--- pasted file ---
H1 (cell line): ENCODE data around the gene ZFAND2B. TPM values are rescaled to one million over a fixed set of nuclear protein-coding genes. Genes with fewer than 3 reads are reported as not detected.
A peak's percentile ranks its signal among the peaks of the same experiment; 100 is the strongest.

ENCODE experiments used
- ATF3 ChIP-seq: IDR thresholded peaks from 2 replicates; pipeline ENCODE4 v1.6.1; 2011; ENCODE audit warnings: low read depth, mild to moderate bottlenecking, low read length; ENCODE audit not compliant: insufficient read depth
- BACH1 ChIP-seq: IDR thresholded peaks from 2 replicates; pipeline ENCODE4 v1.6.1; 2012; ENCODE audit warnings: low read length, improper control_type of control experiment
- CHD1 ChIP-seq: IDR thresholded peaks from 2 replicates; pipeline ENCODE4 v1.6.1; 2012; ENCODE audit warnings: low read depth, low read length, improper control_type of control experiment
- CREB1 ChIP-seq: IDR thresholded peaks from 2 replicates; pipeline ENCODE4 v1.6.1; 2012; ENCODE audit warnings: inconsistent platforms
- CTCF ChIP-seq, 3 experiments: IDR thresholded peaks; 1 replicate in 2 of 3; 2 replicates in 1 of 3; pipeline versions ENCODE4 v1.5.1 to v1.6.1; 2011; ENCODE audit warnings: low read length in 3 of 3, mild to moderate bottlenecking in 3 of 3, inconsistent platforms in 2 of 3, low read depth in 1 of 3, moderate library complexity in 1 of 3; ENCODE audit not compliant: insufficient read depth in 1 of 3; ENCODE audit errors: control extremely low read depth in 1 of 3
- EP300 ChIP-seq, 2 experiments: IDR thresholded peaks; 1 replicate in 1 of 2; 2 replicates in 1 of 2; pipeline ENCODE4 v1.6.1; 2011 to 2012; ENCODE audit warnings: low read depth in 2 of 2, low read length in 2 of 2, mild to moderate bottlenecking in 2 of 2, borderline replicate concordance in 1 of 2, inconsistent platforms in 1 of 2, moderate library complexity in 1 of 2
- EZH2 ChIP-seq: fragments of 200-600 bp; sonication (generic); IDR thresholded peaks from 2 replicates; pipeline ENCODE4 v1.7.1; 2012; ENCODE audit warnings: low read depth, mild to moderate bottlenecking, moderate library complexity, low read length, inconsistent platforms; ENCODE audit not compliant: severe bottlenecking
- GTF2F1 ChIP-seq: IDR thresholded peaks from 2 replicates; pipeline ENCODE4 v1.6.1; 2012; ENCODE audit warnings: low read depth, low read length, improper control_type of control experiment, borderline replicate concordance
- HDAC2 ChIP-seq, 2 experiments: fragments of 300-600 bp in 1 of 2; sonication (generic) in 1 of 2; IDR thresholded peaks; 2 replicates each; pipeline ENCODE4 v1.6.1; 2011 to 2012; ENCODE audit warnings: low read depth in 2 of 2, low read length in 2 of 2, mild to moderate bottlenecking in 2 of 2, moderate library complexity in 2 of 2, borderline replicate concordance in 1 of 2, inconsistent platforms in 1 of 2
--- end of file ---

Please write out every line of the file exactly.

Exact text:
H1 (cell line): ENCODE data around the gene ZFAND2B. TPM values are rescaled to one million over a fixed set of nuclear protein-coding genes. Genes with fewer than 3 reads are reported as not detected.
A peak's percentile ranks its signal among the peaks of the same experiment; 100 is the strongest.

ENCODE experiments used
- ATF3 ChIP-seq: IDR thresholded peaks from 2 replicates; pipeline ENCODE4 v1.6.1; 2011; ENCODE audit warnings: low read depth, mild to moderate bottlenecking, low read length; ENCODE audit not compliant: insufficient read depth
- BACH1 ChIP-seq: IDR thresholded peaks from 2 replicates; pipeline ENCODE4 v1.6.1; 2012; ENCODE audit warnings: low read length, improper control_type of control experiment
- CHD1 ChIP-seq: IDR thresholded peaks from 2 replicates; pipeline ENCODE4 v1.6.1; 2012; ENCODE audit warnings: low read depth, low read length, improper control_type of control experiment
- CREB1 ChIP-seq: IDR thresholded peaks from 2 replicates; pipeline ENCODE4 v1.6.1; 2012; ENCODE audit warnings: inconsistent platforms
- CTCF ChIP-seq, 3 experiments: IDR thresholded peaks; 1 replicate in 2 of 3; 2 replicates in 1 of 3; pipeline versions ENCODE4 v1.5.1 to v1.6.1; 2011; ENCODE audit warnings: low read length in 3 of 3, mild to moderate bottlenecking in 3 of 3, inconsistent platforms in 2 of 3, low read depth in 1 of 3, moderate library complexity in 1 of 3; ENCODE audit not compliant: insufficient read depth in 1 of 3; ENCODE audit errors: control extremely low read depth in 1 of 3
- EP300 ChIP-seq, 2 experiments: IDR thresholded peaks; 1 replicate in 1 of 2; 2 replicates in 1 of 2; pipeline ENCODE4 v1.6.1; 2011 to 2012; ENCODE audit warnings: low read depth in 2 of 2, low read length in 2 of 2, mild to moderate bottlenecking in 2 of 2, borderline replicate concordance in 1 of 2, inconsistent platforms in 1 of 2, moderate library complexity in 1 of 2
- EZH2 ChIP-seq: fragments of 200-600 bp; sonication (generic); IDR thresholded peaks from 2 replicates; pipeline ENCODE4 v1.7.1; 2012; ENCODE audit warnings: low read depth, mild to moderate bottlenecking, moderate library complexity, low read length, inconsistent platforms; ENCODE audit not compliant: severe bottlenecking
- GTF2F1 ChIP-seq: IDR thresholded peaks from 2 replicates; pipeline ENCODE4 v1.6.1; 2012; ENCODE audit warnings: low read depth, low read length, improper control_type of control experiment, borderline replicate concordance
- HDAC2 ChIP-seq, 2 experiments: fragments of 300-600 bp in 1 of 2; sonication (generic) in 1 of 2; IDR thresholded peaks; 2 replicates each; pipeline ENCODE4 v1.6.1; 2011 to 2012; ENCODE audit warnings: low read depth in 2 of 2, low read length in 2 of 2, mild to moderate bottlenecking in 2 of 2, moderate library complexity in 2 of 2, borderline replicate concordance in 1 of 2, inconsistent platforms in 1 of 2